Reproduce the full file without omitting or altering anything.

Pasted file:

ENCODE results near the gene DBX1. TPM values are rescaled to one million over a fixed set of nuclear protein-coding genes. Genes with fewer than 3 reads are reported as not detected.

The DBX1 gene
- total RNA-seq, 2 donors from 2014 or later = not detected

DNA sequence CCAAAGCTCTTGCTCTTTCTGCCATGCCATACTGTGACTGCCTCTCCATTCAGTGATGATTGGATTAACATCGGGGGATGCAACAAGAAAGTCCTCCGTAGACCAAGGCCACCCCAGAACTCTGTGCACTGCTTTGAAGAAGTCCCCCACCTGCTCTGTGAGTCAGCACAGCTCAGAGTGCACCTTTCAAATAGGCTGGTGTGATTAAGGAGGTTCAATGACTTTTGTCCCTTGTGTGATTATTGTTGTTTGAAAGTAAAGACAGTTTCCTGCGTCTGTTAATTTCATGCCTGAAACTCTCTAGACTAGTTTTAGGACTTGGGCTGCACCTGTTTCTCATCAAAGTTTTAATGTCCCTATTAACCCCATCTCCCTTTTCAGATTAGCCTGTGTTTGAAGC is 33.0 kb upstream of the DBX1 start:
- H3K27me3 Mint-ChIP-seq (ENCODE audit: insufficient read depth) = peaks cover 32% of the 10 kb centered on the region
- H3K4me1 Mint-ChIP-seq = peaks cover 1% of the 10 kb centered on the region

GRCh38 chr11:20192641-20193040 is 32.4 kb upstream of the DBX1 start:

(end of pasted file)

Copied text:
ENCODE results near the gene DBX1. TPM values are rescaled to one million over a fixed set of nuclear protein-coding genes. Genes with fewer than 3 reads are reported as not detected.

The DBX1 gene
- total RNA-seq, 2 donors from 2014 or later = not detected

DNA sequence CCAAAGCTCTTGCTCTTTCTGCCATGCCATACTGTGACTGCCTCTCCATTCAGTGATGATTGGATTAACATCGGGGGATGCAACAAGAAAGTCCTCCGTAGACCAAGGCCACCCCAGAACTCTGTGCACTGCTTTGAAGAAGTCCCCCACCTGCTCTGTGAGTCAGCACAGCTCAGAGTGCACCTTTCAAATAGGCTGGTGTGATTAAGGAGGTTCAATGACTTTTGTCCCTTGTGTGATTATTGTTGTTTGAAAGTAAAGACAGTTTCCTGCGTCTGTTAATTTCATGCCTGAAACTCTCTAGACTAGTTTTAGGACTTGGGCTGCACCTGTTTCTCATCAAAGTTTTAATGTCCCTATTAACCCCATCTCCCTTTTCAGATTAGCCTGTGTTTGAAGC is 33.0 kb upstream of the DBX1 start:
- H3K27me3 Mint-ChIP-seq (ENCODE audit: insufficient read depth) = peaks cover 32% of the 10 kb centered on the region
- H3K4me1 Mint-ChIP-seq = peaks cover 1% of the 10 kb centered on the region

GRCh38 chr11:20192641-20193040 is 32.4 kb upstream of the DBX1 start: